A seven day trip with distances of 350km, climbing of 10,000m and mountain weather can seem like a tricky week to pack for. The Art of Packing for a cycling trip is a skill refined over a long period of time. Let us offer you some advice on what to bring, what to leave and what we couldn’t live without. Trust us, we’ve done this before.
Packing your kit well in advance is always a good idea. You don’t want to be packing the night before you travel only to realise you should have gone to the local bike shop to stock up on essentials or that your favourite jersey is at the bottom of the laundry basket. Part of planning ahead means being airport ready — if you’re travelling with your bike, make sure you’ve pre-booked your bike bag or box as large / sports luggage. The last thing you want is to be turned away by a strict airline.
Our guides will help those of you who are bringing bikes to assemble them and check that they’re all working, but don’t let that stop you from making sure it’s running smoothly before you set off. A quick service at your local bike shop will do wonders for your peace of mind and ensure a purring bike for the wonderful roads you have to come.
If you’re coming for a week you won’t really need a great deal of clothing, don’t bring all of your cycling gear and half of your off-bike wardrobe. Per person you need one piece of hold luggage and a small carry on that will double as your day bag for the support vans on rides. If you’re bringing your bike you will have extra storage space in the big box. The bigger your suitcase, the more you’ll put in it.
Layout what you think you’ll need and then edit ruthlessly. You will always bring too many clothes. Once you have your final selection, pack intelligently using every inch of space. Place shoes between the runners of your case, with rolled socks inside them. This keeps your shoes in shape and saves space. Roll clothes to minimise wrinkles and maximise space.
Just how much cycling kit you bring is up to you, it will all fold or roll down to a very small size and take very little room. You will need multiple pairs of bib-shorts and jerseys plus some layers for the changeable weather. Remember that whilst the foot of a mountain may be warm and sunny, the summit can be a whole different story. Pack a waterproof jacket, gilet, base layers, full finger gloves and overshoes even if the forecast is for blazing sun in France in July.
There are some really obvious things not to forget, but it’s surprising how often one of the following key items are left behind. A cycling helmet, shoes and sunglasses are key. If you are renting a bike then make sure you bring your own pedals and if you have a particular preference, bring your own saddle too.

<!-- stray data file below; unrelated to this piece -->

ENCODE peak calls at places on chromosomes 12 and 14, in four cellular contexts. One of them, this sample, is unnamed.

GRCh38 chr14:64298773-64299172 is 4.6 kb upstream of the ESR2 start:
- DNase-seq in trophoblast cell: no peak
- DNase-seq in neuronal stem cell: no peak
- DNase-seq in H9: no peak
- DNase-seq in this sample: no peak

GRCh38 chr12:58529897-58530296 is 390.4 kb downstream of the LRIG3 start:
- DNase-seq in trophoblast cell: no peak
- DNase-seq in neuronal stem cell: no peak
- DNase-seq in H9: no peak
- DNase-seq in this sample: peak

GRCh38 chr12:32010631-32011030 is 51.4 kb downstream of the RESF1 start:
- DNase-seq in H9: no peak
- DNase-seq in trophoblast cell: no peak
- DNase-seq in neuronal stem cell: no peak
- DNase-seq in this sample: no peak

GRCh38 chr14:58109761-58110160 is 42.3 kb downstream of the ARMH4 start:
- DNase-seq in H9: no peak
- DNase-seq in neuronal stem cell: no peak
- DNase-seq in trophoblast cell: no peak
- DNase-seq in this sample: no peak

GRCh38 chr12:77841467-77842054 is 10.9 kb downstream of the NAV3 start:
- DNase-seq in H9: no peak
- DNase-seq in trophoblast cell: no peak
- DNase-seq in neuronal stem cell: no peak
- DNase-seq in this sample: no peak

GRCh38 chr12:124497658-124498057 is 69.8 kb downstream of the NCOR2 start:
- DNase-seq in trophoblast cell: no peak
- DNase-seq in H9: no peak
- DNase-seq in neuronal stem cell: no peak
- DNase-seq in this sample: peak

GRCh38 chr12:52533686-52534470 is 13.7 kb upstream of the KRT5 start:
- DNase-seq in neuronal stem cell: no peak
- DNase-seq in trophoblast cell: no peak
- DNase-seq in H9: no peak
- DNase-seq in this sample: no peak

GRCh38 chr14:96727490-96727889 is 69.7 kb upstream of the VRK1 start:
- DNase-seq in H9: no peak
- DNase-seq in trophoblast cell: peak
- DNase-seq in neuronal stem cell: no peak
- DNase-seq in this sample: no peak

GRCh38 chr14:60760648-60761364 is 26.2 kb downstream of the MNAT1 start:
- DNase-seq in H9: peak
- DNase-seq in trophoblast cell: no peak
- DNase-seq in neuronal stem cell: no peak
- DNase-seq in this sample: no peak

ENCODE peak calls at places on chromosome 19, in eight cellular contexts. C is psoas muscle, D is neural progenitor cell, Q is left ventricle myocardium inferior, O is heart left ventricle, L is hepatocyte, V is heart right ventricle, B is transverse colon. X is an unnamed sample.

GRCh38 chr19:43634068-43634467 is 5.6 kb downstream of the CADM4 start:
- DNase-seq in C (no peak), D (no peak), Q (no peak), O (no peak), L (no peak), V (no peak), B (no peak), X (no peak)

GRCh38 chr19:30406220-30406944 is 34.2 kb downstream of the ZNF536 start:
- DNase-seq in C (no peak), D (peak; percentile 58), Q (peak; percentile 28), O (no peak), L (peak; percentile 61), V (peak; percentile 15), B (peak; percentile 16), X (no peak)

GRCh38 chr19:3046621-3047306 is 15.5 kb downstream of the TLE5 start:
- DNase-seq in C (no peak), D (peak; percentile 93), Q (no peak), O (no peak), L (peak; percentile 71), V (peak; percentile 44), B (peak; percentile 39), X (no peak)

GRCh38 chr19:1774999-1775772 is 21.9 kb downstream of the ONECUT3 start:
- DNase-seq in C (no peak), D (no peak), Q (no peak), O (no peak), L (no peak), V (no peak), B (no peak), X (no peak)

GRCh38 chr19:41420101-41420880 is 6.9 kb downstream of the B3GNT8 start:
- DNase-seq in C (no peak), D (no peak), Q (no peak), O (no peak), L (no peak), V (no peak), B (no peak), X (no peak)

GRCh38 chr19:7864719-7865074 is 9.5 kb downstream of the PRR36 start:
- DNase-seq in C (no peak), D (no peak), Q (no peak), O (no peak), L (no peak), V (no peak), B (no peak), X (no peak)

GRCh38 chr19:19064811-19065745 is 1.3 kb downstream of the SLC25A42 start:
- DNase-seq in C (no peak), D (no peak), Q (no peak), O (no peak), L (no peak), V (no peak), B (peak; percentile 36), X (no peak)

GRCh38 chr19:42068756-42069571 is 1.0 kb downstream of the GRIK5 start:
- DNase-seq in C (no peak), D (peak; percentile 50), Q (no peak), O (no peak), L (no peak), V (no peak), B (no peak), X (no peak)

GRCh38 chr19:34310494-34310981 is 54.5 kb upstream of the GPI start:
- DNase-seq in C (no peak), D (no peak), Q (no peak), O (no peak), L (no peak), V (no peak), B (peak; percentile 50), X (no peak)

Of course you won’t want to forget your bike computer to record your epic achievements, but you can relax knowing our expert guides and support drivers will help you with any on-road minor mechanicals – so don’t worry about tyre levers this time!
After many years of running trips, our ride leaders have nailed the art of the pack list. The following is the ultimate insider’s checklist —
Bring a power strip so you can connect all your chargers in one place, otherwise you will have everything plugged into different power sockets all over the room.
Make a list of all the chargers you need: Garmin, Gears, Powermeter, Phone
Don’t forget your Garmin / Wahoo handlebar mount. Having to put your head unit in your pocket will drive you mad.
Don’t forget a copy of your bike-fit measurements. You won’t remember them all!
For laundry and wet clothes. Bin liners are best.
LIGHTWEIGHT COAT HANGERS
To hang any laundry in the bathroom or on the balcony of your room
A spare battery for your Garmin / Wahoo chest-strap will save a lot of heart ache.
It may seem surprising, but spare cleats can save your trip and they are small enough to pack, just in case.
Ride Leader Kit List
With nearly 250,000km under his belt, Thomson Bike Tours’ founder Peter Thomson knows what it takes to get through a multi-week trip to the Tour de France.
This list is Peter’s personal packing list, which never fails. Everything you could ever need is on this list. Peter prints it off once at the start of the season and then adds anything he’s forgotten in pen at the bottom of the list. At the end of each season the list is updated and becomes the new master.
If you bring this much kit with you, you know you’ll be sorted for three weeks!
For more tips like these, why not download our Climber’s Tale book.
From a review of the most exciting race in a generation to a preview of our forthcoming routes. This download book is a must have for any cyclist looking to experience live race-viewing and challenging and rewarding rides on the legendary routes and climbs of the Tour de France.
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